A girl kills people with a magic spray paint can. Some old dudes get angry and violent. A ghost from rapping past comes back to haunt his former partner. Those sequences are presented with about as much enthusiasm as I’ve just written their blurbs.

The Worst of the Worst: Surprisingly, there isn’t one scene that stands out as terrible because the entire film is just that bad. Ironically, if a scene had stood out as being ridiculously bad, it probably would have crossed the line into so ridiculously bad that it’s good. Although, if I have to pick something (and I do because of the arbitrary structure for this feature), it would have to be almost any interaction between Tex Jr (Anson Mount) and the veterans that live in the house he’s just inherited. For a movie to blather on and on about racism being terrible, it’s shockingly awful that it uses the worst racial stereotype to drive home its points. Tex Jr’s lines never get any better than his name his. Neither does his accent.

Final Thoughts: I have no idea how a movie with such a promise could fail so terribly. Somehow, the filmmakers managed to take three ideas that would never have the steam to become full features and crammed them together into one, hoping that they could hold their own if they were only half an hour long each. They also hold back on the blood and guts that it makes you wonder what the point in making the movie in the first place was. The only decent explanation might be that they saw the film as a morality play, trying to teach a directly targeted group about ethics, but 1) that’s a disgustingly lofty goal for gore and 2) they spend so much time talking about revenge that the lessons don’t come clearly through. To borrow from our very own Coroner’s Report, there’s only one interesting death, the gore is decent but still not enough, there’s a severe lack of sex and nudity, and we’re beat over the head with revenge instead of being able to learn anything of importance. Basically, they’ve somehow managed to create the anti-cheap-horror genre. It’s the exact opposite of everything that horror should be.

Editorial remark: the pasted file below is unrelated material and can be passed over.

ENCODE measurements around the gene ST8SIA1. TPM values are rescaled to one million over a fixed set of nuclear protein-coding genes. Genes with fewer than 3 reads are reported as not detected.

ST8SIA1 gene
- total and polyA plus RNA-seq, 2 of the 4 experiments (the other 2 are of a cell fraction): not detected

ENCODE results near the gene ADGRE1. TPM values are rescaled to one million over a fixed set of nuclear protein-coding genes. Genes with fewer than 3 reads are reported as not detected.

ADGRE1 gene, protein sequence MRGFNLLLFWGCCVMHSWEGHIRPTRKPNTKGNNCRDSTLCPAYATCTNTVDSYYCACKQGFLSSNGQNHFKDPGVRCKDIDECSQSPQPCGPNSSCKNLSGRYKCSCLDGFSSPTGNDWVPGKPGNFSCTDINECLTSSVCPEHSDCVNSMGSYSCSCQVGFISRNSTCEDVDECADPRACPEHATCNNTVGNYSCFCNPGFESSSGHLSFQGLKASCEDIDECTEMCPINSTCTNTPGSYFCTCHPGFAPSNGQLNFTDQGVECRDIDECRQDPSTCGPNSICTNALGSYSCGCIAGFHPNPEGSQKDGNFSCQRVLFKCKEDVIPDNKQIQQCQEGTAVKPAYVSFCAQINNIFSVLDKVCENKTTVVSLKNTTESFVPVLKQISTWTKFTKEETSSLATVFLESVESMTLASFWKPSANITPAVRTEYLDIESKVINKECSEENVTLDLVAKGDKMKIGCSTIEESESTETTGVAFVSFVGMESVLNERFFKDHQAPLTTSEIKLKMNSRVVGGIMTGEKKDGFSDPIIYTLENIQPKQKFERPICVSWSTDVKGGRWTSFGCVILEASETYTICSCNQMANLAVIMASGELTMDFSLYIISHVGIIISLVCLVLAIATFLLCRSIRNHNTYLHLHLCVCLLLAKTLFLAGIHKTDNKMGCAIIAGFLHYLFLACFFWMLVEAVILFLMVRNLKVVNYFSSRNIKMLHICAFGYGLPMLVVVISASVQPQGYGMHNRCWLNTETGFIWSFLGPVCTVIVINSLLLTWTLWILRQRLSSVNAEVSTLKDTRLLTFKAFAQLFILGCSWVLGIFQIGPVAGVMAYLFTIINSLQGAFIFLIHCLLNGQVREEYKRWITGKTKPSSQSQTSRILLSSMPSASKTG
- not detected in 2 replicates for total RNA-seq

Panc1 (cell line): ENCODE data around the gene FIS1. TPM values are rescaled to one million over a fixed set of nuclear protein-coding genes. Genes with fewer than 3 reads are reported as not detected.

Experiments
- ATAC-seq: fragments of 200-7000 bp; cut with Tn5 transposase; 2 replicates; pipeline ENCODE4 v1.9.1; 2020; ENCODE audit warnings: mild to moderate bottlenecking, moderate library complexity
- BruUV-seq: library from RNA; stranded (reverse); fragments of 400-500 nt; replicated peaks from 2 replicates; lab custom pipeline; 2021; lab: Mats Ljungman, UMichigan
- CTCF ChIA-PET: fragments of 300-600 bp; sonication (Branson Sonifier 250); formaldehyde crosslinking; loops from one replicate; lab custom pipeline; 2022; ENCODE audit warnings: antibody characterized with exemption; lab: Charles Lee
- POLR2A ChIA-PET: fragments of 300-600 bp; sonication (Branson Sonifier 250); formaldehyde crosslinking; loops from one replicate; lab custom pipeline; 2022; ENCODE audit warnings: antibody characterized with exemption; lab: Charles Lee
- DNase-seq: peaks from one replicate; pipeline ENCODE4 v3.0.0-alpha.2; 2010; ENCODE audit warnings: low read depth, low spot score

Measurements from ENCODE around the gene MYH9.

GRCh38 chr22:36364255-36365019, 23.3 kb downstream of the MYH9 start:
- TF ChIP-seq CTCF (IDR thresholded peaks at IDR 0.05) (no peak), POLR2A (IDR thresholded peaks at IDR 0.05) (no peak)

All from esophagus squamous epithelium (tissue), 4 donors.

A veteran of writing about movies for nearly a decade, Scott Beggs has been the Managing Editor of Film School Rejects since 2009. Despite speculation, he is not actually Walter Mathau's grandson. See? He can't even spell his name right.